Conservatives, Crime Policy, and the Black Vote

A little while ago, Shelby Steele wrote an op-ed discussing the problems that conservatives have appealing to minorities, and especially African-Americans. As long as the black experience is shaped by a sense of grievance and alienation, Steele suggested, there will always be an essentially "anti-conservative orientation" to minority politics, and liberals will always be able to outbid the Right for their votes. There's no way, in the end, for a conservative party to be more activist than the Left, more outraged about the sins of the past, and more redemptorist in its vision for what American politics should do to remedy injustices historical and structural. Instead of trying to out-liberal liberalism, Steele wrote, conservatives need to be true to their best selves as conservatives, and hope that minorities eventually come around to a political vision that treats them as individuals rather than members of a caste, offering "human rather than racial dignity," and "the discipline of ordinary people rather than the virtuousness of extraordinary people."

Treated as a view from 30,000 feet, I basically agree with this argument. You cannot expect the descendants of slaves and the heirs of segregation to embrace a conservative politics en masse until we're much, much further out of those institutions' shadow than we are today; by the same token, it would be bad for conservatism, and for America, if the Right were to seek black votes by jettisoning its core premises, and simply giving up (as the Bush Administration sometimes seemed eager to do) on its long-running critique of the diversity-and-dependency two-step that undergirds modern liberalism's approach to racial issues. Given where the two groups are starting from, in other words, conservatives shouldn't hope for more from African-Americans, and African-Americans more from conservatives, than either group is likely to deliver.

But drop down to ground level for a moment, and consider Ta-Nehisi's response to my post on prison reform. Here we have an issue - the design of our criminal-justice system - that's of burning concern to the African-American community. It's not an easy issue to wrestle with by any stretch: My preferred approach to reform, for instance, would marry a reduced incarceration rate to a substantial increase in the police presence on America's streets, which if implemented clumsily (as most policy shifts are) could mean fewer black men behind bars, but more tragedies like the death of Ta-Nehisi's friend. But it's also an issue where conservatives could embrace policy shifts without compromising their core beliefs - the question of where to strike the "build prisons or hire cops" balance is a practical rather than a philosophical one - and in the process, I think, substantially change the way the Republican Party is perceived in the black community. Also, it would be the right thing to do.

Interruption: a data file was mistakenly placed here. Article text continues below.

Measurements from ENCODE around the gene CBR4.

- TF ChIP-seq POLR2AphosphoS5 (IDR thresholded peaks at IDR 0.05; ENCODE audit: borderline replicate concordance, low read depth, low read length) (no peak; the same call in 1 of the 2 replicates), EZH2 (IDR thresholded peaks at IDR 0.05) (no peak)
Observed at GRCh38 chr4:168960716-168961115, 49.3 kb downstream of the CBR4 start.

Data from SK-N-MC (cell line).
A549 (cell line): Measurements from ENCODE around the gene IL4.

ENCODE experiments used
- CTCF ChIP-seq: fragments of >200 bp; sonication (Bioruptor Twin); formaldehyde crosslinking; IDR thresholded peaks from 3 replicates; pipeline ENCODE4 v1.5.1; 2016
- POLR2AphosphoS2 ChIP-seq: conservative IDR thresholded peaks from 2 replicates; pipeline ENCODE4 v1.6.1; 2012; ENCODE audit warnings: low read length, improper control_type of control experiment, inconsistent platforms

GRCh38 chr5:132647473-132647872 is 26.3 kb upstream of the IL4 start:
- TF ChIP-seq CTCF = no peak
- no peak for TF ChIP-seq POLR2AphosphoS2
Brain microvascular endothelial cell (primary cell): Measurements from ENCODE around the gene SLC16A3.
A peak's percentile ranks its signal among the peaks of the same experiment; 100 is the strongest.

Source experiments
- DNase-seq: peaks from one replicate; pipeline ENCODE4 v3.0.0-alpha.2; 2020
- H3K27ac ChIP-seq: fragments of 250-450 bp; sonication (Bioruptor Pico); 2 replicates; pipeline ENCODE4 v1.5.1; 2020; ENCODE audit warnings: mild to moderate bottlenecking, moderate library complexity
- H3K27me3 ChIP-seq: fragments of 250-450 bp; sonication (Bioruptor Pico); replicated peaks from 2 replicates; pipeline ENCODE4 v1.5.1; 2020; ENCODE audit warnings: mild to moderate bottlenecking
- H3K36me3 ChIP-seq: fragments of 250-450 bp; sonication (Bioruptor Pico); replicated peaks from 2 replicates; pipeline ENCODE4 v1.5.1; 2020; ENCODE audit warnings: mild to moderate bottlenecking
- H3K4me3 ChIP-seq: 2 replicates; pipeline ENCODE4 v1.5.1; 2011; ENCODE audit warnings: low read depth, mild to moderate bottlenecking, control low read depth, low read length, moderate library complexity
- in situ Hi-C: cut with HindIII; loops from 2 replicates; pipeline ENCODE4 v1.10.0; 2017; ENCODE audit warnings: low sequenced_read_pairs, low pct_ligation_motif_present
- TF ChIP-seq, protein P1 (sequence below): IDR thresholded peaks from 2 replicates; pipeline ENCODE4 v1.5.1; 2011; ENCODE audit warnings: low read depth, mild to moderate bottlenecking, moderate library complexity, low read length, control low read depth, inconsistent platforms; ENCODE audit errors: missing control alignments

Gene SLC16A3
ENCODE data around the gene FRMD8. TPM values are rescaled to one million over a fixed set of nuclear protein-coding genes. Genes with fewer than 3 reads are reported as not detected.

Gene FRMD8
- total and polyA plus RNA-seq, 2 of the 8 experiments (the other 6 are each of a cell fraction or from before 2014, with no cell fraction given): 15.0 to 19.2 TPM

This is something I think that arguments like Steele's - which are common on the American Right - lose sight of. As I remarked in the context of the Europe-or-America debate, there are a lot of big-picture political issues that boil down to philosophical differences, and that can't (and shouldn't) be resolved or finessed through clever policy thinking. But there are also a lot of political issues that boil down a question of resource allocation: We're going to spend X dollars on prisons and police (or on the military, or on the school system or the highways or what-have-you), and the question is how. And getting that "how" right can make an awfully big difference - to the African-American community, and to many other people as well.

Ross Douthat is a former writer and editor at The Atlantic.

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